Currently, instant-gratification is a commonplace desire for almost anyone, no matter your circumstance. Technology has provided a form of instant-gratification, leaving us with information available at the ends of our fingertips. When it comes to recovery, the desire is the same – to “get there” as quickly as possible. If you’ve recently begun your journey to recovery, you may be thinking that you want to get this over with, or that you can’t wait until you’re at X stage in life, or that you just want to get past this next phase. If you notice, however, there’s one commonality amongst all these wishes: they all pertain to the future, not the present journey.
One writer explained her story with alcoholism to Elite Daily. She talked about how she didn’t understand the relationship she had with alcohol for a long time, and, for a while in recovery, she viewed sobriety as giving her free time and helping her save money. However, over time, she learned that the process of sobriety is much more than these minor benefits. She stated,
“If all those benefits of giving up alcohol had come rushing to me in the first 30 days, maybe I wouldn’t have felt the need to continue. I would see sobriety only for its surface benefits, rather than something much deeper.”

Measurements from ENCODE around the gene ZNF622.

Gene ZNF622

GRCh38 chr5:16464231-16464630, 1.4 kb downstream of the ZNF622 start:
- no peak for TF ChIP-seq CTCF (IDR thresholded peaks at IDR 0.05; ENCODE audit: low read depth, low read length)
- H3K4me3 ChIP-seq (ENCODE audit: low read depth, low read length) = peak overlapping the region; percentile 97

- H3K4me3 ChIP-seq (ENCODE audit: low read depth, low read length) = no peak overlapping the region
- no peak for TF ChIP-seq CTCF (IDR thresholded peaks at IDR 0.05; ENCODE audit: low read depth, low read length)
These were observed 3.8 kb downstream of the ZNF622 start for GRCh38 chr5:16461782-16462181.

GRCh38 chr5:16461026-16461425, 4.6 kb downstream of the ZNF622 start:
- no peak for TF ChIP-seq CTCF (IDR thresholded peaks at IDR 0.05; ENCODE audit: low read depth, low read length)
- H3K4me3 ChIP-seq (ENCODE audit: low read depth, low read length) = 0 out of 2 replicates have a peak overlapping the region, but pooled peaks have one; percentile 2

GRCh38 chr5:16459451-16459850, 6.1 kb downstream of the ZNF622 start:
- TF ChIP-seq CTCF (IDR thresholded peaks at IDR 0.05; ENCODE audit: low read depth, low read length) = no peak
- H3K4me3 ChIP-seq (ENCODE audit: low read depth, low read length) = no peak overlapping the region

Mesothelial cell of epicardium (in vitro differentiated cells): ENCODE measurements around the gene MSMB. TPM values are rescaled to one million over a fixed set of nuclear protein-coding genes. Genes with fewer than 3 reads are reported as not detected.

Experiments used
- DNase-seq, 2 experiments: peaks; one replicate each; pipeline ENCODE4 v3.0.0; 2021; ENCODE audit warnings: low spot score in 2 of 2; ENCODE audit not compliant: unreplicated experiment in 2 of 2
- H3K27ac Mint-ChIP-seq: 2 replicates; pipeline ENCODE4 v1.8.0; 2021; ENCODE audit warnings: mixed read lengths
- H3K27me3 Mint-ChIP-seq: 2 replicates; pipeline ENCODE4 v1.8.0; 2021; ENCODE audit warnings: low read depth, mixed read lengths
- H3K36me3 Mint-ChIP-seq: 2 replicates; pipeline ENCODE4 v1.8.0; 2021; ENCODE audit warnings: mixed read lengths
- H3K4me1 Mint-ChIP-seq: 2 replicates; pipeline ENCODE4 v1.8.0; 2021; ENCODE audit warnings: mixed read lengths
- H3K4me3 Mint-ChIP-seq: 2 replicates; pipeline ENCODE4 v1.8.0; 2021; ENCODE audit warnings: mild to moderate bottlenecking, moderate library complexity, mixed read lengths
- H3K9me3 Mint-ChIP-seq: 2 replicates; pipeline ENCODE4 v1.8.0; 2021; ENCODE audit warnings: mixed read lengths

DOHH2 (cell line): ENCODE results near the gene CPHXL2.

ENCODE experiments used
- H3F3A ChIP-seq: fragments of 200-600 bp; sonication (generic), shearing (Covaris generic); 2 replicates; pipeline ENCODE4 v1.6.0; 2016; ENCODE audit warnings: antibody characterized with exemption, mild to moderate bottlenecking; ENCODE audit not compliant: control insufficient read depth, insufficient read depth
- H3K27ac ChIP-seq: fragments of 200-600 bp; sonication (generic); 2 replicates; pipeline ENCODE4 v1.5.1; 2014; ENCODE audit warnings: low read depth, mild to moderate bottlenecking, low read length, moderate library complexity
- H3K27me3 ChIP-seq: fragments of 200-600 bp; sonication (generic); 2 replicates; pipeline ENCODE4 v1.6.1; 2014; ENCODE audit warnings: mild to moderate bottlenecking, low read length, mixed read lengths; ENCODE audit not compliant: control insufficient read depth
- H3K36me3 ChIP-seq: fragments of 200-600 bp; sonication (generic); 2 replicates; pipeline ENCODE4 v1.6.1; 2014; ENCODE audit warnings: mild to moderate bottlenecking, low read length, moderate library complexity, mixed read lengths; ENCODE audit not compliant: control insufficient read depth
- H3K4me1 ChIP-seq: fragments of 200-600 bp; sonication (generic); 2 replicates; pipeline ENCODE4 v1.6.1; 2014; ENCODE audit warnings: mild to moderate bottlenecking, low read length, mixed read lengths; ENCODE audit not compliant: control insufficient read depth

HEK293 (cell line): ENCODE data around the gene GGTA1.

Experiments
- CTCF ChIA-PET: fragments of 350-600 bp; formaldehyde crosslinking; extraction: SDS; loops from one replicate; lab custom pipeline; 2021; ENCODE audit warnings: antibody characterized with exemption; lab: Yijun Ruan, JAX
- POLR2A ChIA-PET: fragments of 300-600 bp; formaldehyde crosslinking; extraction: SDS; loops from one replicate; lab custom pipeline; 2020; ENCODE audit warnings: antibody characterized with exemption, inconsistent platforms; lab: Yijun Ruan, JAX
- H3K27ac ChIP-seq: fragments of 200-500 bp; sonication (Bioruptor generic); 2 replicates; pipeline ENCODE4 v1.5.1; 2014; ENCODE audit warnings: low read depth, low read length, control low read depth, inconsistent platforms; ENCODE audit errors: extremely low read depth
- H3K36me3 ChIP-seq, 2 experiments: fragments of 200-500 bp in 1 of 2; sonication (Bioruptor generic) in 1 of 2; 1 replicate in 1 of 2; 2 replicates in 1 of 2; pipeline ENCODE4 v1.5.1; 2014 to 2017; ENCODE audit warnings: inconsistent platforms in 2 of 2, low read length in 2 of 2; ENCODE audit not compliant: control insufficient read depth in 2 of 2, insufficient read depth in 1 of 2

There’s a major implication that can be taken from this reflection; one that signifies sobriety as a deeply enriched journey that takes time, patience, understanding, growth, dedication, challenging work, practice, determination, and so much more. Think about everything that’s ever held meaning to your life – did it all just occur to you in an instance? If so, how long did that appreciation last before you had taken it for granted ever so slightly? We all experience the forgetful moments of appreciation for what we have, especially when life gets so stressful. But the harder we work for it, the more likely it is that we will hold onto it and appreciate it – because that’s a lot of time, energy, money, and more put into making the endeavor work.
Why should you never give up on sobriety? It’s simple – because giving up on sobriety means giving up on everything you’ve worked so hard to earn. It means giving up all those moments of chaos that you worked through – those moments of growth and transformation, of developing a social support network, of working towards changing your life for the better. Keep fighting for your happiness. It will always be worth it, no matter how challenging.
Therapy is a primary component of treatment for rehabilitation from a substance use disorder and/or mental health disorder. Attending treatment with certified clinicians and counselors is critical for a full recovery. At one of New Vista Behavioral Health’s treatment providers, you are receiving exceptional care, held to a higher standard. Our programs result in better outcomes, ensuring a better recovery. For information call us today: 888-316-3665.